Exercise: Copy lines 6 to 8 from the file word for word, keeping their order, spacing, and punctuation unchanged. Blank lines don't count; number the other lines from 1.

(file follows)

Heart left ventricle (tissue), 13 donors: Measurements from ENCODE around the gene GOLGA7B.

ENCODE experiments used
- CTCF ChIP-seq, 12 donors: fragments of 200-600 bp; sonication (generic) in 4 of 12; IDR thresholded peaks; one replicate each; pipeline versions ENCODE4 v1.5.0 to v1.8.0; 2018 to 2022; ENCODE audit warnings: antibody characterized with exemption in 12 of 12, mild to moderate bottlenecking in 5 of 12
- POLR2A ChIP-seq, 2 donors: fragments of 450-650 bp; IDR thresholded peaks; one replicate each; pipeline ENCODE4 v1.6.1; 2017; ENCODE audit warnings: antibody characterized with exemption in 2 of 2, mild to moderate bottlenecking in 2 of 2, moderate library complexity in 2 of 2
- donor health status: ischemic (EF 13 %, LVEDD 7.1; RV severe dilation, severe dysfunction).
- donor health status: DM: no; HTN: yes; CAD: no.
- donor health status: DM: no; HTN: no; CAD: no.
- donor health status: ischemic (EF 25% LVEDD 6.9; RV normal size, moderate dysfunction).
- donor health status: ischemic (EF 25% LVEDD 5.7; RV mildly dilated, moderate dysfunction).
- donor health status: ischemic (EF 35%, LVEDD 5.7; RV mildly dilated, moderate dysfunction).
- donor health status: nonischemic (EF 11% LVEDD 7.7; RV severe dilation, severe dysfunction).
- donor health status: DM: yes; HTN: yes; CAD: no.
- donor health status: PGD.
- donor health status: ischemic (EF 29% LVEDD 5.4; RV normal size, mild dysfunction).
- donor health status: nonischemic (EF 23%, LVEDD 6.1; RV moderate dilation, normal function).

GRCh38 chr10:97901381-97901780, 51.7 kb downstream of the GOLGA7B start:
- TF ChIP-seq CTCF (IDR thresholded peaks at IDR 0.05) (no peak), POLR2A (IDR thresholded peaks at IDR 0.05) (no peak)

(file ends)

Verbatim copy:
- donor health status: DM: no; HTN: yes; CAD: no.
- donor health status: DM: no; HTN: no; CAD: no.
- donor health status: ischemic (EF 25% LVEDD 6.9; RV normal size, moderate dysfunction).